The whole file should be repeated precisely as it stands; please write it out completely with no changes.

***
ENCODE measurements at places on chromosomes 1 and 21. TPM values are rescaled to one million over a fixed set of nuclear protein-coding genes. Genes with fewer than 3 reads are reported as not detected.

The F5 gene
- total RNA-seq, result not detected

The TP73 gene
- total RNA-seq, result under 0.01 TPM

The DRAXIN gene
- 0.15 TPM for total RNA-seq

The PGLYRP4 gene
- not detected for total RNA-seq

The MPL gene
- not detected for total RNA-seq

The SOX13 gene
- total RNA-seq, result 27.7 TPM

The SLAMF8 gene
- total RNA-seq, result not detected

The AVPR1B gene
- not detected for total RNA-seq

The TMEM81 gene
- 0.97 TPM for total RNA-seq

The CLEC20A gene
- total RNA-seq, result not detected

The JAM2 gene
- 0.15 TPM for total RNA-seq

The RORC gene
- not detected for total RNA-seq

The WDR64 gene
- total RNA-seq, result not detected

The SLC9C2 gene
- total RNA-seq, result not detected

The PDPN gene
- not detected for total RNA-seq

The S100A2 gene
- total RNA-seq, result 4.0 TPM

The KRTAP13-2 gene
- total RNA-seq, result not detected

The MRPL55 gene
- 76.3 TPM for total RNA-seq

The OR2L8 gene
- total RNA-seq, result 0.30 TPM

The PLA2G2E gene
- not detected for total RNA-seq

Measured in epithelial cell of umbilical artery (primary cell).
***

ENCODE measurements at places on chromosomes 1 and 21. TPM values are rescaled to one million over a fixed set of nuclear protein-coding genes. Genes with fewer than 3 reads are reported as not detected.

The F5 gene
- total RNA-seq, result not detected

The TP73 gene
- total RNA-seq, result under 0.01 TPM

The DRAXIN gene
- 0.15 TPM for total RNA-seq

The PGLYRP4 gene
- not detected for total RNA-seq

The MPL gene
- not detected for total RNA-seq

The SOX13 gene
- total RNA-seq, result 27.7 TPM

The SLAMF8 gene
- total RNA-seq, result not detected

The AVPR1B gene
- not detected for total RNA-seq

The TMEM81 gene
- 0.97 TPM for total RNA-seq

The CLEC20A gene
- total RNA-seq, result not detected

The JAM2 gene
- 0.15 TPM for total RNA-seq

The RORC gene
- not detected for total RNA-seq

The WDR64 gene
- total RNA-seq, result not detected

The SLC9C2 gene
- total RNA-seq, result not detected

The PDPN gene
- not detected for total RNA-seq

The S100A2 gene
- total RNA-seq, result 4.0 TPM

The KRTAP13-2 gene
- total RNA-seq, result not detected

The MRPL55 gene
- 76.3 TPM for total RNA-seq

The OR2L8 gene
- total RNA-seq, result 0.30 TPM

The PLA2G2E gene
- not detected for total RNA-seq

Measured in epithelial cell of umbilical artery (primary cell).